· Test/ quality control step

· Public service (mail, transport, customs, etc.)

· Quality problem step

· Sensitive/ critical equipment

· Multiple concurrent input step

SET-UP:

1. Stop simulation

2. Reset

3. Clear WIP

4. Set step 2 Variation  to 20 (Capacity varies at random between 80 and 120)

QUESTIONS:

· What happened initially to delivery performance?    % on time =

· What is the average production of STEP 2?  Average #2 =

· Who is causing the problem in the line?

· Is he likely to admit it? Why?

· Ave WIP =

· Where is the WIP building up?

· Is delivery performance improving as WIP builds up? % on time =

· Why?

· What happened to Av Lead time?

· What can we do to reduce Lead time?

WIP build up as a result of variability in step 2:

# 8. Apply JIT to reduce Lead time

The purpose of JIT is to reduce excess inventory leaving the absolute minimum required to operate. By doing this waiting time will be reduced and therefore the total lead time will also be reduced. But does it have any side effects?

SET-UP:                                                          (Continue from previous exercise)

Set Max queue to 200 in all steps

QUESTIONS:

· % on time =

· What is the average production of all steps? Average =

· Which STEP is causing the problem to the whole line?

· Is it obvious if we just look at the Average line?

· Has Lead time improved by applying JIT?           Av Lead time =

· Can Lead time decrease and On-Time-Delivery get worse?

· Would you recommend this solution?

· Why?

· What happens if you have high variability and apply JIT?

· In a case of high variability, how can you reduce lead time and still meet your commitments?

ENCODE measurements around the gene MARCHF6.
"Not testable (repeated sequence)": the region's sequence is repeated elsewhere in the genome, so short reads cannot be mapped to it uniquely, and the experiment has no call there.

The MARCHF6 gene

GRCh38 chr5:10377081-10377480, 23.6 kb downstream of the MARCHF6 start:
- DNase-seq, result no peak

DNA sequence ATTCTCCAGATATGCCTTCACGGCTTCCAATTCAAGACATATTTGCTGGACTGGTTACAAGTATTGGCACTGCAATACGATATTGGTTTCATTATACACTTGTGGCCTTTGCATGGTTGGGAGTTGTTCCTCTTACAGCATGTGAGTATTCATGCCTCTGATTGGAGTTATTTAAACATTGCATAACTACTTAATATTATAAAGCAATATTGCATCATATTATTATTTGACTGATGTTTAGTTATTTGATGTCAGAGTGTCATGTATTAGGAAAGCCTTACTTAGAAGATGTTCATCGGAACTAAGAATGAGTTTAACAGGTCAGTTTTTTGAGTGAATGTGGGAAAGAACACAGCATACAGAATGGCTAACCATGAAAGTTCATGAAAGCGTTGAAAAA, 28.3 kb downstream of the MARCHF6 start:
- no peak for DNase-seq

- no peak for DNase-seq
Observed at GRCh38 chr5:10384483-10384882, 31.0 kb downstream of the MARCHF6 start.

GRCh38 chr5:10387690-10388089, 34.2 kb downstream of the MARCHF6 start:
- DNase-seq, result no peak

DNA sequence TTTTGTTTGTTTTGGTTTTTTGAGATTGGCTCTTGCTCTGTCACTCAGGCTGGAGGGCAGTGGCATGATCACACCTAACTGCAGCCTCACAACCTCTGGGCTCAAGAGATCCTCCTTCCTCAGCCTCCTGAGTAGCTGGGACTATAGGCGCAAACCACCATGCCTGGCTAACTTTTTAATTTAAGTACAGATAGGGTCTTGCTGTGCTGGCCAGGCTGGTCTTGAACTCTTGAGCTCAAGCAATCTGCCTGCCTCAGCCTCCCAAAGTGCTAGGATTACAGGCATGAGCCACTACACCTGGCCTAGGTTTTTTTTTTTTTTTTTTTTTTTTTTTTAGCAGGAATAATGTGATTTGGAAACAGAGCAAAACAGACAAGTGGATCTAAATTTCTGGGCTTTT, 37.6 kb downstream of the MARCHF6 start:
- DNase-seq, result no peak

· How about reducing capacity utilization?:

# 9. Reduce Capacity Utilization

Assuming we are not able to eliminate the root cause of the problem (variability in STEP 2) how can we meet our customer commitments and at the same time reduce lead time? We will try reducing capacity utilization, which means that we will not commit to our customers 100% of our capacity but only 95%, leaving the 5% balance to compensate for the variability of STEP 2.

SET-UP:

1. Stop simulation

2. Reset

3. Clear WIP

4. Set step 1 Capacity to 95

5. Set step 2 Variation to 20

6. Set Commit to 95

QUESTIONS:

· % on time =

· What are the following values after stability?

Ave WIP =                                   Av Leadtime =

· What are the negative effects in this case?

· What is the effective thruput in the line? Ave Thruput =

· Would you recommend this solution?

When capacity utilization approaches 100% then lead time tends to infinity. The reason for this is that variability makes thruput to drop and items start accumulating making the queues, and therefore lead time, longer and longer.

A similar thing happens in a motorway: as soon as the flow of vehicles gets near the motorway capacity speed quickly drops and queues form for several kilometers. This causes the time to increase dramatically.